Is kohlrabi still cool? I discovered the vegetable for the first time when we opened Aniar 11 years ago. Of course, this freshness was born from the fact that Noma, the hyperlocal Danish restaurant, had championed it in so many dishes.
Little did I know that Florence Irwin, a champion of local Irish cooking in the 1940s, included a beet and kohlrabi salad in her 1949 cookbook The Cookin’ Woman: Irish Country Recipes. I recommend it to anyone interested in Irish cuisine. You can get a hard copy online for €50 or a hard copy for just €5.
What I love about his book is that he combines a love of food with an interest in ethnography (the study of culture). It is also an incredible historical record of Irish cuisine in the mid-twentieth century.
Florence Irwin’s Beet and Kohlrabi Salad
I adapted this recipe and it appeared in my own Irish Cook Book. Peel and slice two kohlrabi and two beets on a mandolin. Make the kohlrabi first because you won’t have to rinse the mandolin. If you don’t have a mandolin, slice as thinly as possible with a good chef’s knife. Cut into strips and lightly salt, leave in a colander for five to 10 minutes.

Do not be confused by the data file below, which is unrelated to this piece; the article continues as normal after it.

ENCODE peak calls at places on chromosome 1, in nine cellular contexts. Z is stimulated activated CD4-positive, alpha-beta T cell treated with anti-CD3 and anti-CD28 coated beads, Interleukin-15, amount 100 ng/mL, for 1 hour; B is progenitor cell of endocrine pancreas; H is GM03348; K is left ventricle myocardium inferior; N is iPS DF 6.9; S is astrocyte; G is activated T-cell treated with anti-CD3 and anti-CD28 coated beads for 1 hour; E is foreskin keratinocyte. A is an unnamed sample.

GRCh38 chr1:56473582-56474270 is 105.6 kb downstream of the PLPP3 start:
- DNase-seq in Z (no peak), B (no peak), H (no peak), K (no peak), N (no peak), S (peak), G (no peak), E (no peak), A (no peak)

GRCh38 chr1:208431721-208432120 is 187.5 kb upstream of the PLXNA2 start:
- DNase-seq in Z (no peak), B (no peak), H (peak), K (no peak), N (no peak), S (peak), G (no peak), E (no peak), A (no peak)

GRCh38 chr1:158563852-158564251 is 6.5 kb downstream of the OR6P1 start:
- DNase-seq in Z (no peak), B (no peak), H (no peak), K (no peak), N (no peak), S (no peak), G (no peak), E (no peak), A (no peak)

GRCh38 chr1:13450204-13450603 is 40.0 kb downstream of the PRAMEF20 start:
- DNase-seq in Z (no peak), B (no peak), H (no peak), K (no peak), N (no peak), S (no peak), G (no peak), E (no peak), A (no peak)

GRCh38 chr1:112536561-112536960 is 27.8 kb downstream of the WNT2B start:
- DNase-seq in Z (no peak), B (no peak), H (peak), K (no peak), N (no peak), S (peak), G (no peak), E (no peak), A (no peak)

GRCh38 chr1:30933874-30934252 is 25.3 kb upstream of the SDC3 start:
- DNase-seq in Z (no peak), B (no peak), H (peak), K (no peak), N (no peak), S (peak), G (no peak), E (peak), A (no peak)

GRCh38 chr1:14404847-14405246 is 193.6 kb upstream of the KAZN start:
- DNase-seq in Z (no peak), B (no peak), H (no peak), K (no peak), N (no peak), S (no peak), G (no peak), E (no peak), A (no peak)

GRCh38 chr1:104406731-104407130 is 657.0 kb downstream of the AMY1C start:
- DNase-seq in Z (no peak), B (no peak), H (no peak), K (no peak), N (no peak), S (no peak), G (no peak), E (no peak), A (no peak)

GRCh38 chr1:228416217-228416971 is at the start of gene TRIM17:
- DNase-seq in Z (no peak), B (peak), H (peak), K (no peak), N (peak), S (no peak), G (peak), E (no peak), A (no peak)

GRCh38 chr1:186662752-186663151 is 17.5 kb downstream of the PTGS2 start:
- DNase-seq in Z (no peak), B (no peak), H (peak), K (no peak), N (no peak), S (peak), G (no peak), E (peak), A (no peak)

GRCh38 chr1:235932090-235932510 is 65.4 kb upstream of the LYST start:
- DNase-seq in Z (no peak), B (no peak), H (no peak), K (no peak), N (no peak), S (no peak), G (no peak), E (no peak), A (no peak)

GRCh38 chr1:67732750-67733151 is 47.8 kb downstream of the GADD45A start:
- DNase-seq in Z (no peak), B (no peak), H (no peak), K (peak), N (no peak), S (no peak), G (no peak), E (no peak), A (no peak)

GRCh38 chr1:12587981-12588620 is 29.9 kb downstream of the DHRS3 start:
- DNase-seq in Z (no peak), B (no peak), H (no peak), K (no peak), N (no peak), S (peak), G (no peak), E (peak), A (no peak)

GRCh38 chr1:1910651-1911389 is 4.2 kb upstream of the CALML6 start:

Squeeze the vegetables lightly, rinse them and transfer them to a large salad bowl. Irwin’s original recipe includes watercress, of which there are plenty in the wild. However, any herb will do, from parsley to tarragon or basil. Chop the grass and add it to the beets and kohlrabi.
For the seasoning, just do it by eye: cold-pressed rapeseed oil, honey, apple cider vinegar and a little sea salt. Mix everything and dress it with some aromatic herbs. You can also add grated cheese to the salad if you like. A good smoked cheese would do, like Gubbeen or Knockanore. Additionally, a spoonful of sour cream or plain yogurt will elevate the salad to greater heights.
With the good weather coming, this salad will go perfectly with barbecued fish and meat.